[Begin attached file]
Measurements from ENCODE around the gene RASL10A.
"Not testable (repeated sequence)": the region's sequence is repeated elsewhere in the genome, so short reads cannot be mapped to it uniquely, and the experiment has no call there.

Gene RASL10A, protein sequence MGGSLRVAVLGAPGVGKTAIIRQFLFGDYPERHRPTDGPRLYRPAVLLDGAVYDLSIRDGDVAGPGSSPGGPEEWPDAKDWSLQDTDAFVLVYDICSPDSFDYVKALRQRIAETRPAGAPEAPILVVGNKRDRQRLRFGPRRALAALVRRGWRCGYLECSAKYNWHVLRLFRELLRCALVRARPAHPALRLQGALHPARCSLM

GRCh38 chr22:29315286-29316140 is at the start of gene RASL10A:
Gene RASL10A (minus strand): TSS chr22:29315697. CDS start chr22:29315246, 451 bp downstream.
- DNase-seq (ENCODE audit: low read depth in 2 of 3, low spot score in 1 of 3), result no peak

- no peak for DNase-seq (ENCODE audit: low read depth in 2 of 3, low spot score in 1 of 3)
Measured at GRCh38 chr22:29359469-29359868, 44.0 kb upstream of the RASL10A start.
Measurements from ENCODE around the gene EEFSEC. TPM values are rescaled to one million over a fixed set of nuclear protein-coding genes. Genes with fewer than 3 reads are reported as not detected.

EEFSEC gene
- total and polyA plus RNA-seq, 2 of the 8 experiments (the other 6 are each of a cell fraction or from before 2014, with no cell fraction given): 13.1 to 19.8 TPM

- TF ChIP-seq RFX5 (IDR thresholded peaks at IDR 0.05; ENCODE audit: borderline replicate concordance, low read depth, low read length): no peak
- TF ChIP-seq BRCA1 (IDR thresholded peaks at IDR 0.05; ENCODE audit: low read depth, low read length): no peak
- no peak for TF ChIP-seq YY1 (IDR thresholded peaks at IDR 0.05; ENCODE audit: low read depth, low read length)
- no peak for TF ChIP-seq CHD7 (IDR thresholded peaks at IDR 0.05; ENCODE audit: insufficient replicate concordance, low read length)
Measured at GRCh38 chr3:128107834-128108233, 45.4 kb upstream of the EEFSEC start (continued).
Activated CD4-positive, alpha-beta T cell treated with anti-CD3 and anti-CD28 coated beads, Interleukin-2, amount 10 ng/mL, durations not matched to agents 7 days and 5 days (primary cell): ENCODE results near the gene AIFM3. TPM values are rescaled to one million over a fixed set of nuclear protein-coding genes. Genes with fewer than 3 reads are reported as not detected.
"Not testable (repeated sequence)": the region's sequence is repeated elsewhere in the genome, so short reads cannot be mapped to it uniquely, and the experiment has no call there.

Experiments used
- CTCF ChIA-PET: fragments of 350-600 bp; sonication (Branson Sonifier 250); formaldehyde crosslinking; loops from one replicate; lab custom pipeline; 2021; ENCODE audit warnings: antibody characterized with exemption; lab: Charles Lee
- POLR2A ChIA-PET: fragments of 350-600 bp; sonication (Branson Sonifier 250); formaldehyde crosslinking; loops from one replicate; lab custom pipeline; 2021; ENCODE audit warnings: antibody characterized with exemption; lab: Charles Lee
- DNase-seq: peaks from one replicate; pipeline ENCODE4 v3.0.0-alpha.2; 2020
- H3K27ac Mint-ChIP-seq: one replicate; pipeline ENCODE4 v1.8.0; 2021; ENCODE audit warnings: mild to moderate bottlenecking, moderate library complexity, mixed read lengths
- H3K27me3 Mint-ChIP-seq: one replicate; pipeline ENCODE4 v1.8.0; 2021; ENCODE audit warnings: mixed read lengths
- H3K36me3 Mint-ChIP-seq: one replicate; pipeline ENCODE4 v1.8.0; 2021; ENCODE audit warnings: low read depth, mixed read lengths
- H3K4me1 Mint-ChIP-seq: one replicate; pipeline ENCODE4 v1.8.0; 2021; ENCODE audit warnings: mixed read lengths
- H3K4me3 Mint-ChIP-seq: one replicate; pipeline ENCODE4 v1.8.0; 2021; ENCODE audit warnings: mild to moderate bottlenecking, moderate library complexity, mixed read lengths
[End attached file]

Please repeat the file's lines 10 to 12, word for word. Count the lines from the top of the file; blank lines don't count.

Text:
EEFSEC gene
- total and polyA plus RNA-seq, 2 of the 8 experiments (the other 6 are each of a cell fraction or from before 2014, with no cell fraction given): 13.1 to 19.8 TPM

- TF ChIP-seq RFX5 (IDR thresholded peaks at IDR 0.05; ENCODE audit: borderline replicate concordance, low read depth, low read length): no peak